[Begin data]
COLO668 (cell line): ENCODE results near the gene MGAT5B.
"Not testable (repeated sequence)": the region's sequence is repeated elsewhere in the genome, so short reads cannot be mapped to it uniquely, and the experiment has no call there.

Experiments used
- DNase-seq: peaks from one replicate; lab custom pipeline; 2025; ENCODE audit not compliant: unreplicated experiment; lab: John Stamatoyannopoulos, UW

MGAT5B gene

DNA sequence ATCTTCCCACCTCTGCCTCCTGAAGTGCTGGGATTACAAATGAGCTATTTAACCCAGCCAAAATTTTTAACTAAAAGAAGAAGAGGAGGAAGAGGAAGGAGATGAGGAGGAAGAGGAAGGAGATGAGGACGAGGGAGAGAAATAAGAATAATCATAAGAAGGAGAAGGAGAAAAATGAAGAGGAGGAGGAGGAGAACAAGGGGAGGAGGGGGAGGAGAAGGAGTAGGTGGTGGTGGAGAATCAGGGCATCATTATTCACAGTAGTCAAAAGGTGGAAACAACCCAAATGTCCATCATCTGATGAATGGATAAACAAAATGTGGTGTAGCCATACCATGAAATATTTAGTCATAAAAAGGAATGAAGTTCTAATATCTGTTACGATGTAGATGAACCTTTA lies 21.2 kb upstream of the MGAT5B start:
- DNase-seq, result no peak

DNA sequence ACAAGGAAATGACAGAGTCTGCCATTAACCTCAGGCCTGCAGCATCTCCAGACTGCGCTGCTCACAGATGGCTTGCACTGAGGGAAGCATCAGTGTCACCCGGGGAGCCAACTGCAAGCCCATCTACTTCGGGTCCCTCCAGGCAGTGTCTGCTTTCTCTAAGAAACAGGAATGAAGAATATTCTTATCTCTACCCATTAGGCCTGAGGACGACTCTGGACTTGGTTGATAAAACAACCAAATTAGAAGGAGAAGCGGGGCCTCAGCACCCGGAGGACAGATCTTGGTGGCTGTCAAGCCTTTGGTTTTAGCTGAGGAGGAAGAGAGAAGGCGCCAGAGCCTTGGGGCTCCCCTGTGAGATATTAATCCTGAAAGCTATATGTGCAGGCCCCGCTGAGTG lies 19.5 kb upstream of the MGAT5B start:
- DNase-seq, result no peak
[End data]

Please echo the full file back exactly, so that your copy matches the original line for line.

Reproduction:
COLO668 (cell line): ENCODE results near the gene MGAT5B.
"Not testable (repeated sequence)": the region's sequence is repeated elsewhere in the genome, so short reads cannot be mapped to it uniquely, and the experiment has no call there.

Experiments used
- DNase-seq: peaks from one replicate; lab custom pipeline; 2025; ENCODE audit not compliant: unreplicated experiment; lab: John Stamatoyannopoulos, UW

MGAT5B gene

DNA sequence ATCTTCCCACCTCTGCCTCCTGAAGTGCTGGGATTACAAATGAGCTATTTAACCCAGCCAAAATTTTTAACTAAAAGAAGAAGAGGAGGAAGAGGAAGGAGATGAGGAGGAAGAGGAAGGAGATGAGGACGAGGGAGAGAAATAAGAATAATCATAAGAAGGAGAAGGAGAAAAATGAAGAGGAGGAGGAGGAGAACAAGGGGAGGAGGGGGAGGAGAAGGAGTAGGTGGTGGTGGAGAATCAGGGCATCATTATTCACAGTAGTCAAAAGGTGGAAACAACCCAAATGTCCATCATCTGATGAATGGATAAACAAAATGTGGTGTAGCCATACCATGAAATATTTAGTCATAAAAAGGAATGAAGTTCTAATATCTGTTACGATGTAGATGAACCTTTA lies 21.2 kb upstream of the MGAT5B start:
- DNase-seq, result no peak

DNA sequence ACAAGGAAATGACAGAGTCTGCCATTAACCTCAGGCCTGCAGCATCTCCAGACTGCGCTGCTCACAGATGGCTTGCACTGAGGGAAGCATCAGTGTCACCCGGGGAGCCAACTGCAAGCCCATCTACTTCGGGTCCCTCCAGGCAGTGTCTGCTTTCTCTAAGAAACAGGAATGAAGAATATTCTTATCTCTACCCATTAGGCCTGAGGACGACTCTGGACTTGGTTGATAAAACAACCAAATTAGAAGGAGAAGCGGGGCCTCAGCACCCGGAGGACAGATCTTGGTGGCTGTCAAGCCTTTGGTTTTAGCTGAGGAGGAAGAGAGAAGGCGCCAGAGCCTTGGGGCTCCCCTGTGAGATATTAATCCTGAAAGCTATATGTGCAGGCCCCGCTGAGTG lies 19.5 kb upstream of the MGAT5B start:
- DNase-seq, result no peak